# Beyond result values

The expression engine offers more data than just the result values. You also have specifications, field visibility, attachments, and more available to use. All this to empower you to build rich business logic into your quality system.
The table below defines the entire context available in the expression engine.
 `{field_}` The value for a particular field in your analysis set. Can be `null`. For selection fields, this is the string value of the chosen option (e.g., "Pass"). `{fieldname_}.id` For selection fields only The option's static id, as integer numeric value. Use this to prevent changes to the option value (e.g., from "Pass" to "OK") from impacting the calculation. `{fieldname_}.option` For selection fields only This syntax allows you to retrieve all field values from a selection list option. See example #7 below. (Technically speaking, the `.option` is a hash of the selected option's values.) `{field_}.spec` The current specification values for this field. For numeric fields (including calculations), this is a hash with keys `min, innermin, goal, innermax, max`. Access any boundary using `{field_}.spec.min`. For selection fields, this is a list (array) of in-spec options (e.g., `['White', 'Transparent']`). `{field_}.offspec` and `{field_}.offspec_internal` For selection and numeric fields only Boolean value which indicates whether the value is outside of (internal) specification. `{fieldname_}.label` and `{fieldname_}.unit` The field's label and unit (if any, can be `null`). `{fieldname_}.decimals` and `{fieldname_}.default` For numeric fields (including calculations) only The field's number of decimals and default (if any, can be `null`). `{fieldname_}.visibility` The current field visibility state for this field. `{fieldname_}.operator` For numeric fields (including calculations) only The operator (< or >) set for this field (if any, can be `null`). `attachments` The list (array) of filenames, e.g., `['CoA.pdf', 'Delivery by pallet.jpeg']`.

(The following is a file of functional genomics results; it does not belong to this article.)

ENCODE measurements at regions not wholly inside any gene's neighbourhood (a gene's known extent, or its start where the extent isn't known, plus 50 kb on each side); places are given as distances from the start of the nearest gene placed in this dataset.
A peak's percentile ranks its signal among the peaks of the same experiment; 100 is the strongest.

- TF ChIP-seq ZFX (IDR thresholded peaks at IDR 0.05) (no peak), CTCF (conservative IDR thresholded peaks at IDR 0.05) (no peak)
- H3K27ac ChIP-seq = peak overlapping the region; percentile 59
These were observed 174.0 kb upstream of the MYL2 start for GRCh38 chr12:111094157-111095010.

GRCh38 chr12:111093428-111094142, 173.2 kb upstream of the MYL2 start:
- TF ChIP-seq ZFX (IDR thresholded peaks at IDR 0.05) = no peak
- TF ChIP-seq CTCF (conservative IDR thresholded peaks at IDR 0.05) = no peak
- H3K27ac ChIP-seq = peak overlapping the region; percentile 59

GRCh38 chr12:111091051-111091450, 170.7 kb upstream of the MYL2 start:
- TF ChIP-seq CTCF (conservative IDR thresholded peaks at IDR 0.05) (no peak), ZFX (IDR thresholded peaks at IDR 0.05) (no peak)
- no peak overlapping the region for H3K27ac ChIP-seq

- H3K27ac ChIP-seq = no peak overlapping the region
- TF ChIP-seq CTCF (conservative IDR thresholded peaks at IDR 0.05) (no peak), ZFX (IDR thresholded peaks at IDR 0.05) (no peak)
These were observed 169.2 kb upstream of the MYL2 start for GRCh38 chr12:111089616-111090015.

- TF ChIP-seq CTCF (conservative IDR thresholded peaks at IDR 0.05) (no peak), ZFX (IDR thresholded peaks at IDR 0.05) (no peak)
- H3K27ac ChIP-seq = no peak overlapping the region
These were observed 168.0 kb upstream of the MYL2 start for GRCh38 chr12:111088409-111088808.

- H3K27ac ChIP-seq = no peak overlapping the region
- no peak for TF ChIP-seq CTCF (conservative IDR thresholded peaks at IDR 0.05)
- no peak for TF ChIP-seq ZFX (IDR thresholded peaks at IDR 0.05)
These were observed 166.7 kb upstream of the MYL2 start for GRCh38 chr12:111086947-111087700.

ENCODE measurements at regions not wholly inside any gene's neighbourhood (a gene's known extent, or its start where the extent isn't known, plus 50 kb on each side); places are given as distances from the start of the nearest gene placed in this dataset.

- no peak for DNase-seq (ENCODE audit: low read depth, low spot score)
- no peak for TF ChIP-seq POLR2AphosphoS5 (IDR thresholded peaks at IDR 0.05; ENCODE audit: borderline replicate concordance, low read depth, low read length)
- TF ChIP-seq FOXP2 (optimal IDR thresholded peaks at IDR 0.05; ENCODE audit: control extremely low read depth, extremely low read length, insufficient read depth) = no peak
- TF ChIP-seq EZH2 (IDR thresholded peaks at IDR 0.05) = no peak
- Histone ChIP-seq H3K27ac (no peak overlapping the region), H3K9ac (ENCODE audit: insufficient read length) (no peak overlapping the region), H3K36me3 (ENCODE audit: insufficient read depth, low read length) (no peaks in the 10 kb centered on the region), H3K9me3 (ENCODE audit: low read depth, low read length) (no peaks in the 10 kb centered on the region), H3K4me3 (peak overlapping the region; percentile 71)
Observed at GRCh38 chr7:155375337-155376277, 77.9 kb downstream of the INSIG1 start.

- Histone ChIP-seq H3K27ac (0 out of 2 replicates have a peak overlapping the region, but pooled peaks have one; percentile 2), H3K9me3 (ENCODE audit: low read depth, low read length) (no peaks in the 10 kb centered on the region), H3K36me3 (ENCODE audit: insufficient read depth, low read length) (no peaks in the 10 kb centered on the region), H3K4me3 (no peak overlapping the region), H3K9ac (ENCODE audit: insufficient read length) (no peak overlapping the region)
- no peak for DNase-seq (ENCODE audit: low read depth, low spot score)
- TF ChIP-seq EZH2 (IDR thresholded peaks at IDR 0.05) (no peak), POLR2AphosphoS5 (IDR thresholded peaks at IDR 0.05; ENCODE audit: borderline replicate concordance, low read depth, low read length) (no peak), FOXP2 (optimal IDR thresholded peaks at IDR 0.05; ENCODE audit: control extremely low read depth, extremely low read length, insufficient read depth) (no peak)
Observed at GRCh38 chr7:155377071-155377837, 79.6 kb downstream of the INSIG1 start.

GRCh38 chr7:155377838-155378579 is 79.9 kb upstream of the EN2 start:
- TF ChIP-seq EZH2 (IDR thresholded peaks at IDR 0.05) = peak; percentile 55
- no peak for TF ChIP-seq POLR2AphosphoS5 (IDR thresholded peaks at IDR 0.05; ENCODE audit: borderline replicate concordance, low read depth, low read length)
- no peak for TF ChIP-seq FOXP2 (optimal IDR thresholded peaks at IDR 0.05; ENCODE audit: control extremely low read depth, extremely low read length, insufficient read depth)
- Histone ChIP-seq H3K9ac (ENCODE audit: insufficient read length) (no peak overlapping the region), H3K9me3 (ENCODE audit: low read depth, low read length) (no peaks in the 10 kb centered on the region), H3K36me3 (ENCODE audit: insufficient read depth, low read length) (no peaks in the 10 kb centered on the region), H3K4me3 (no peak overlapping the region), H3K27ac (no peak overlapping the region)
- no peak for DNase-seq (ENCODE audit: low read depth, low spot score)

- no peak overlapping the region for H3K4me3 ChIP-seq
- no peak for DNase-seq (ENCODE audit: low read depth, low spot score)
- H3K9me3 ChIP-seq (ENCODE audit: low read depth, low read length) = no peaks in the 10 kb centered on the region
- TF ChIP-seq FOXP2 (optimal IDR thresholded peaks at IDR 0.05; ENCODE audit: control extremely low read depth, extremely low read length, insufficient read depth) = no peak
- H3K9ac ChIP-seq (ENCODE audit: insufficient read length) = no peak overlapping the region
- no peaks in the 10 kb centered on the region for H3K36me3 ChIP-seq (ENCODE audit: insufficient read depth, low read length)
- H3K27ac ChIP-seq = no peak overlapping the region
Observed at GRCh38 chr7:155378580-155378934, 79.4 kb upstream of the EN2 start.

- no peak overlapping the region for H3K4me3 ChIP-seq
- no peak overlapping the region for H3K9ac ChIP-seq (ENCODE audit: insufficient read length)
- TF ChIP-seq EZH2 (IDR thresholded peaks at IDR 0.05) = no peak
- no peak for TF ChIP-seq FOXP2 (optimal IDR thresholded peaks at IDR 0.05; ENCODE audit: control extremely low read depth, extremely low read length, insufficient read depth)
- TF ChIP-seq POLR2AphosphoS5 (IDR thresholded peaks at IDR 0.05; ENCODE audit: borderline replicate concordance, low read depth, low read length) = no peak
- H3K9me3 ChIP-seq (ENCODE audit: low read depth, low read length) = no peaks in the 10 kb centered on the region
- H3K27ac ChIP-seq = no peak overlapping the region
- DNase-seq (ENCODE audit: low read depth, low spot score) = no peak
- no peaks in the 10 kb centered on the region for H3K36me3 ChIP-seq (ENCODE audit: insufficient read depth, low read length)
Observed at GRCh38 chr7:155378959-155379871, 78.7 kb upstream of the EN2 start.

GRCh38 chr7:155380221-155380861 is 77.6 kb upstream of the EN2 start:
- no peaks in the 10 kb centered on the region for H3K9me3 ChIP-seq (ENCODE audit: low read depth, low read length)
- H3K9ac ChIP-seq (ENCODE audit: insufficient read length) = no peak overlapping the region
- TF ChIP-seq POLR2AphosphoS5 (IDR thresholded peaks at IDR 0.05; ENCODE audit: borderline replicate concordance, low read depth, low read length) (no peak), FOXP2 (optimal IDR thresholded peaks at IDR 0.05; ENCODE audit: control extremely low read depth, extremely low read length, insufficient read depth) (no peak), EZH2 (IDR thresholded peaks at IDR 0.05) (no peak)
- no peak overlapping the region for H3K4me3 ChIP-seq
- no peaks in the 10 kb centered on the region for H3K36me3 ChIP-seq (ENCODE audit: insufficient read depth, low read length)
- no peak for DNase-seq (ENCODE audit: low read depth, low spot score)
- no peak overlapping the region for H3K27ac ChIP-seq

# Examples

To demonstrate the power of the expression engine, we now go through some real-life examples. These are just meant to inspire you. The possibilities are endless. Dive into the resources and go nuts!
Expiry date
Calculate the expiry date by adding 3 months to the production date
```DATE_ADD_MONTH({productiondate_}, 3)
```
Alternatively, we could use the date filter to transform the production date string to a unix timestamp, add the necessary number of seconds, and convert back to a date string.
```({productiondate_}|date('U') + 3 * 30 * 24 * 60 * 60)|date('Y-m-d')
```

Logical expressions

If (condition) then (A) else (B)

Can be defined as:

```condition ? A : B
```
Use goal spec if no value was inputted
Use the inputted value, or fall back to the goal spec if no value was inputted. (Uses the ternary operator)
```{ph_} ?: {ph_}.spec.goal
```

Test if an attachment was uploaded

```attachments is empty
? "No attachments"
: ("Number of attachments: " ~ attachments|length)
```

List all pdf attachments

```attachments|filter(att => att ends with '.pdf')|join("\n")
```

Find the lower of two dates
Convert date1 and date2 to timestamps, determine the minimum value, are transformed back to yyyy-mm-dd.

```MIN({date1_}|date('U'), {date2_}|date('U'))|date('Y-m-d')